05 Feb Learning from Binge Watching TV
So, I have to admit something.
I enjoy binge watching TV shows. There is nothing better than curling up on the couch with my best girl on a stormy weekend and blasting through a season of our favourite series as if it was one long epic movie. We’ve been know to deliberately not watch a season or at least let several episodes queue up so we can watch them in one big marathon session. To experience a brand new show this way is amazing.
Currently, at the suggestion of our son over Christmas, we’ve decided to watch the paranormal police drama, ‘Grimm’. It’s in its fourth full season right now. We started at the beginning last weekend whilst hiding from the wind and snow. More than thirty episodes in, we’ve become hooked.
One of the neat things about watching a series this way is that you get more invested in all the subplots. Each episode has a ‘freak of the week’ because that is the genre, and that’s totally entertaining on its own. But we love the story arcs between episodes, the character development and even the soft-touch details. They pop out and raise the immersive experience to another level.
As a writer, this is gold.
I’ve previously posed the question about whether TV rotted the writers brain or not; and firmly believe in what can be learned about pacing, storytelling and the special magic that keeps the viewer tuning back week after week. Isn’t that same addictive behaviour something we want from our readers?
Most of my work to date has been of the short fiction variety, but I’ve had the opportunity to stretch myself and tackle longer projects. I blasted through ‘The Crucible Game’ during Labour Day weekend’s ‘3 Day Novel’ contest and then tackled ‘Haley Unknown’ during NaNoWriMo. Both are what I consider as finished S.W.D.s (crappy rough drafts).
As I read them over in the first of many editing passes, I notice the glaring shortcomings. Subplots, character development and thematic arcs are all in need of rework. I’m not upset by this; that is part of what happens when you write under the gun. You’re either writing a character-driven piece or a plot-driven one, seldom both. I’m happy to have the story bones out of my head and in a form I can sculpt.
Which brings me back to binge watching TV series, and particularly the one I’m watching now, ‘Grimm’. Clearly, the writers have done a bit of peculiar planning of which my own stories would benefit.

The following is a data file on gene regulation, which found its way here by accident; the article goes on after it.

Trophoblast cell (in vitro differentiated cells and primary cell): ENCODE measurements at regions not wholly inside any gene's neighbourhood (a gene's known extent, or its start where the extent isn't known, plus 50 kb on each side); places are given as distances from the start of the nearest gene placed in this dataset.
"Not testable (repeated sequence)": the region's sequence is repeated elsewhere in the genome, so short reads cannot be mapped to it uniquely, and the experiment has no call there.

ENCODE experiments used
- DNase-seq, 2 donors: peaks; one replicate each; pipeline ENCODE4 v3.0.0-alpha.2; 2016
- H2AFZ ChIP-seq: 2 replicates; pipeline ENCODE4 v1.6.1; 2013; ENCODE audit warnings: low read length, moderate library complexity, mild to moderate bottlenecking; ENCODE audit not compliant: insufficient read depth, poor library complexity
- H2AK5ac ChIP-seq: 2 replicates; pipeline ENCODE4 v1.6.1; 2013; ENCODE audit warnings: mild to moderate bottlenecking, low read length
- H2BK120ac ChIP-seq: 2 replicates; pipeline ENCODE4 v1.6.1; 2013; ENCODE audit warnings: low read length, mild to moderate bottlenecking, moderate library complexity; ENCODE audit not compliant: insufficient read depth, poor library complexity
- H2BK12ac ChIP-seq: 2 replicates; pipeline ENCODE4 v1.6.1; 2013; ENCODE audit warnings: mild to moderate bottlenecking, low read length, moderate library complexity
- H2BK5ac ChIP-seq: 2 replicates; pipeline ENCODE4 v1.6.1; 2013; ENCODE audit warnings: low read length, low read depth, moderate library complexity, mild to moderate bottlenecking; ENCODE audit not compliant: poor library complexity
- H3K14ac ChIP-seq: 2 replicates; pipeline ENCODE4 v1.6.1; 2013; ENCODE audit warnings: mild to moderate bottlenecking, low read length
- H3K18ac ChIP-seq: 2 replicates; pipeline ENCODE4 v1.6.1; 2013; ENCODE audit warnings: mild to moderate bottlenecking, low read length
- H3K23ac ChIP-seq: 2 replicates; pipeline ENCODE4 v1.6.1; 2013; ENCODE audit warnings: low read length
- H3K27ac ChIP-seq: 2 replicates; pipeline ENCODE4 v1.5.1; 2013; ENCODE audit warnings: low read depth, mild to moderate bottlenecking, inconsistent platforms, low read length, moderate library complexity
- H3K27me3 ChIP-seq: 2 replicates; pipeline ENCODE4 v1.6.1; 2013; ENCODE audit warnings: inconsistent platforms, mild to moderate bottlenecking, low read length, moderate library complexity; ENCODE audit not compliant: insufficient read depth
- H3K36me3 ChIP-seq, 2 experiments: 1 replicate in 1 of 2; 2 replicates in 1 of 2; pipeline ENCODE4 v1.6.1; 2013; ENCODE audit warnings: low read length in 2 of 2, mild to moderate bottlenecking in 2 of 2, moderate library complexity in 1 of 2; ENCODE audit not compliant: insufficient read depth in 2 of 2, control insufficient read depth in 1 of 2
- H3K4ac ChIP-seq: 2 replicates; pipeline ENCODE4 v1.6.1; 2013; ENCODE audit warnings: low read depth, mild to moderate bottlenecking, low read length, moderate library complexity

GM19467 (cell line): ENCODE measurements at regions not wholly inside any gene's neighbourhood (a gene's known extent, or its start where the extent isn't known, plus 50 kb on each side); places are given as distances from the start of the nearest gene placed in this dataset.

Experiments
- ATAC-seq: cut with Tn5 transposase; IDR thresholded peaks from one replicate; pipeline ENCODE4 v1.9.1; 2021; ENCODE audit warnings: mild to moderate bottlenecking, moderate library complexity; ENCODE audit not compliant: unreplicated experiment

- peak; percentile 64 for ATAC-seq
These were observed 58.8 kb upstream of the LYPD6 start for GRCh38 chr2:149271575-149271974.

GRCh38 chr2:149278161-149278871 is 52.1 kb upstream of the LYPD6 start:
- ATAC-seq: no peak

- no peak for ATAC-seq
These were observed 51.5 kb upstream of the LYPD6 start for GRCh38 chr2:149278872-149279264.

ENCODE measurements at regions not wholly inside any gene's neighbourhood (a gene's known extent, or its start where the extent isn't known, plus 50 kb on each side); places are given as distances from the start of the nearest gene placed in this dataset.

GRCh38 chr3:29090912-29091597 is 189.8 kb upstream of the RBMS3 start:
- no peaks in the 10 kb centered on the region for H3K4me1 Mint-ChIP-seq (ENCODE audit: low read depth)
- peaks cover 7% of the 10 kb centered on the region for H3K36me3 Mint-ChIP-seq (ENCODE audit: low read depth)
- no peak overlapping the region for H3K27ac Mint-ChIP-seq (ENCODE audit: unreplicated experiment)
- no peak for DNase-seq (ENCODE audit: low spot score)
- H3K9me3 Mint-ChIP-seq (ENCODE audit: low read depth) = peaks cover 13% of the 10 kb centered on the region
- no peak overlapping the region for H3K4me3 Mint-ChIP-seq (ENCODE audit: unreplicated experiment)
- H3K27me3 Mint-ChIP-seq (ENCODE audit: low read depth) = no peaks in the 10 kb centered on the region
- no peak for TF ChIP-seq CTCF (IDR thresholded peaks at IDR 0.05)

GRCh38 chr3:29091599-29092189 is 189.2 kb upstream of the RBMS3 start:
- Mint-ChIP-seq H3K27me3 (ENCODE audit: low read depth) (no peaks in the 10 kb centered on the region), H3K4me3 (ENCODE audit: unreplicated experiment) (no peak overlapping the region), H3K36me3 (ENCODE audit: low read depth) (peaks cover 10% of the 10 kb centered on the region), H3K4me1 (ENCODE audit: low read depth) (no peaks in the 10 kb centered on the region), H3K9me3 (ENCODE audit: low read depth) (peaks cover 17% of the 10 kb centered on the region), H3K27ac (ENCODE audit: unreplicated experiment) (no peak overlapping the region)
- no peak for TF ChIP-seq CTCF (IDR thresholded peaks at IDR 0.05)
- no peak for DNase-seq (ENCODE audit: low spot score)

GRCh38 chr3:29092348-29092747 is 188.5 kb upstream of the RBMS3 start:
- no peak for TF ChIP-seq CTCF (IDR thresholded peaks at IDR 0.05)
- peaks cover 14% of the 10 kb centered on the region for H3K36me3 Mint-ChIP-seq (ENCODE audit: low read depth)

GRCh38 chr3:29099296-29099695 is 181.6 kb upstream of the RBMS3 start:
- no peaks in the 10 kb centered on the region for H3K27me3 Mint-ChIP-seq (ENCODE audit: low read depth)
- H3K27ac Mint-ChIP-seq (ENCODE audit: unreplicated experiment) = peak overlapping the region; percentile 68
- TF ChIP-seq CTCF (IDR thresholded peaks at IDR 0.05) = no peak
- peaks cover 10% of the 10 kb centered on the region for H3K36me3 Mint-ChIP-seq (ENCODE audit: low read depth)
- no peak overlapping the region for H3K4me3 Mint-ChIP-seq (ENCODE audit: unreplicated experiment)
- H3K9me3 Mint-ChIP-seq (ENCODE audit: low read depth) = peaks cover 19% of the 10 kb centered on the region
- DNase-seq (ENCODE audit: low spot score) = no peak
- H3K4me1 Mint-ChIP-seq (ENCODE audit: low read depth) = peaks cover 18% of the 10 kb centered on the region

What I’ve observed, is that they, the writers, have taken the time to define every pair of characters’ relationship, be it positive or negative. Sometimes, they become part of the main story arcs and sometimes they are more episodic. What’s interesting is that I can name any two characters in ‘Grimm’ and be able to say something about the pair. It’s quite fascinating and instructive.
This got me to thinking of taking a different approach to planning and revising my longer works.
First, character sheets matter. I talked about this one before and it’s pretty common advice. Get the backstory written down, whether you use it or not. The act of taking the time to learn about your characters is more important than the actual result. Do this for protagonists, antagonists and any significant player.
But, let’s take it to the next level, shall we? Dive into the Character Matrix.
Grid off a sheet of paper and write you characters’ names across the top and down the side. Each square will represent a relationship. There will be a diagonal line where the characters intersect with themselves. Use this to document inner conflict. Use the top intersects for relationships and the bottom for points of conflict.
|Fred||Doubt||Married||Best Buds||Barn's Wife|
|Wilma||Abusive||Fear||BFF's Hubby||BFFs for Life|
Oh yeah! That’s what I’m talking about! Bedrock has some foul-times a-coming. You get the idea. Use as much or as little detail as you need. Places and events can all fit into a matrix like this. How to the characters react? Yada yada.
I think, that by doing this for my stories, I’ll be able to weave in character development and subplots more subtly and up my game in authenticity. I’ll probably be able to write past any ‘blank-page-itis’ that plagues me in the middle part of my tales.
What do you think? Is this off-base? Do you have any tricks to share in story building?
Photo by Seriable